That awkward moment when your business venture is an interstate drug smuggling organization.
An investment plan hatched among a group of high-achieving Madison high school and college friends has begun to pay new dividends: federal prison sentences.
That’s because the plan, administered by UW-Madison business students or graduates, involved driving to California at least 19 times with bundles of cash to buy hundreds of pounds of marijuana for sale to customers and “investors” in Madison, according to federal prosecutors.
Seven men were charged in U.S. District Court last spring with conspiring to buy, transport and deliver marijuana in loads varying from 5 to 50 pounds, according to Assistant U.S. Attorney Robert A. Anderson. All pleaded guilty.
“Most of them were business students, smart kids who saw a business they wanted to profit from,” he said.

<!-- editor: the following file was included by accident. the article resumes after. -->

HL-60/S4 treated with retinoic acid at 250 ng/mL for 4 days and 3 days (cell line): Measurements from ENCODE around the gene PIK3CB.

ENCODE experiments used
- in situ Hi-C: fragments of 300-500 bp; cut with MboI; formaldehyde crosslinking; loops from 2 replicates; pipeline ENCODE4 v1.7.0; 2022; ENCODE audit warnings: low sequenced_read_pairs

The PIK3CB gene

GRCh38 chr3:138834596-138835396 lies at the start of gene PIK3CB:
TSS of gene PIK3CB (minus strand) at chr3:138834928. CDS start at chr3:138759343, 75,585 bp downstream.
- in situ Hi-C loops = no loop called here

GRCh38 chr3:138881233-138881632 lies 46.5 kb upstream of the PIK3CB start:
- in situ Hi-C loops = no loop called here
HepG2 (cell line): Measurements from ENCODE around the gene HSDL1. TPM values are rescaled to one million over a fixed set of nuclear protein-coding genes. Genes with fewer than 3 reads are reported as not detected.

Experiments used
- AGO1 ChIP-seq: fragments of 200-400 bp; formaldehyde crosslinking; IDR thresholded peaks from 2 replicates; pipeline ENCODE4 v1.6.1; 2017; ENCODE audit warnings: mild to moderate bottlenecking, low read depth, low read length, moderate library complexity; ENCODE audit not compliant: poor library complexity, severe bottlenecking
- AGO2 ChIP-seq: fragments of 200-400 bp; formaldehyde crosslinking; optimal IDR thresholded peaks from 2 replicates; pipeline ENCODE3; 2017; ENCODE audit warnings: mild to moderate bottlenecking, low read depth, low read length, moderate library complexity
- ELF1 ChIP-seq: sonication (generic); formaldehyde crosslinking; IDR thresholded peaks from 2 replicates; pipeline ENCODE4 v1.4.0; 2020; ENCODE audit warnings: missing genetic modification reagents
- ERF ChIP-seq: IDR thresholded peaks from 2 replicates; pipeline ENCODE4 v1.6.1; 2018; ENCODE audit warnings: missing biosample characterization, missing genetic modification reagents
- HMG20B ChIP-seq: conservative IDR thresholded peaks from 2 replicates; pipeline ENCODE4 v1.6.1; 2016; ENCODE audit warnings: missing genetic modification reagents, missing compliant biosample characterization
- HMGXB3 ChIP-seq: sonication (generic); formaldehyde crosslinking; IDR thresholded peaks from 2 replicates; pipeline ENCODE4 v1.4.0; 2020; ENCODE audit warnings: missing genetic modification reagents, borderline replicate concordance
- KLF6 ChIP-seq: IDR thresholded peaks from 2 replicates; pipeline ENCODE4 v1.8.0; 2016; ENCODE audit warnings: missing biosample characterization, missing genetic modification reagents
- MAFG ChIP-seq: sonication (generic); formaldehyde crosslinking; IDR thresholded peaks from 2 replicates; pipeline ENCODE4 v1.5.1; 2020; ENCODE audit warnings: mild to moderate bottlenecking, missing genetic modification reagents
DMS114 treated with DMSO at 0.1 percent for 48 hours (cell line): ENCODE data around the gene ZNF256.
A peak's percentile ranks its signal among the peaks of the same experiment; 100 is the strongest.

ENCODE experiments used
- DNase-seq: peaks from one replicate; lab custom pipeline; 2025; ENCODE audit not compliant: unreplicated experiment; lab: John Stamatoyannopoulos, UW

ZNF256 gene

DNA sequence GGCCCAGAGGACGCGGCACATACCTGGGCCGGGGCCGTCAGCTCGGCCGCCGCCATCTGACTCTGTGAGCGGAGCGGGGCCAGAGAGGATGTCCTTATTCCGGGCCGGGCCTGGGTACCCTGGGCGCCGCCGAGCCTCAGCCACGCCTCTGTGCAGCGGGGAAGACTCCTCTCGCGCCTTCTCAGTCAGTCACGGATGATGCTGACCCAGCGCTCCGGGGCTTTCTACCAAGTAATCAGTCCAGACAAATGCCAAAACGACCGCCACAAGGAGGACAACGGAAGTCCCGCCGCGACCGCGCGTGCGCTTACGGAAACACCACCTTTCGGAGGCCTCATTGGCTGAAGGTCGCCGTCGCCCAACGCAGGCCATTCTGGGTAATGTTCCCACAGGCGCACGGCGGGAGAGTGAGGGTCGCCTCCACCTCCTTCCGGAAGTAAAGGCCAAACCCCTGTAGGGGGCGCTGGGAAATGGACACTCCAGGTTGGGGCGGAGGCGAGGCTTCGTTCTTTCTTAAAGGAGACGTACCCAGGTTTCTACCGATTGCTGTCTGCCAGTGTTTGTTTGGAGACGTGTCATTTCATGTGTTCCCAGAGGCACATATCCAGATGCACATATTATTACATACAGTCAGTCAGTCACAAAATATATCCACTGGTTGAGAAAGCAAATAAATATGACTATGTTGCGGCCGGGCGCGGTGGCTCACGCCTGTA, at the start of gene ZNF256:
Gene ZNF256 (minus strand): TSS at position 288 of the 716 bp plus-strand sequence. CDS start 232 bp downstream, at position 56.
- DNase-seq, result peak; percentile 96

“They would get drivers to drive to California and take large sums of money, $75,000 to $80,000 in cash,” he said.
The recruited drivers sometimes stuffed the cash into cereal boxes, Anderson said.
Once, two drivers in the car were stopped by police in California, had 26 pounds of marijuana confiscated and were convicted of possession.
“The guys … collected the money by asking their friends and associates if they wanted to invest, and they then had to give that money upfront. Those who invested got the good price, and when it got here they would break it up, take their 5 pounds and break it up,” he said.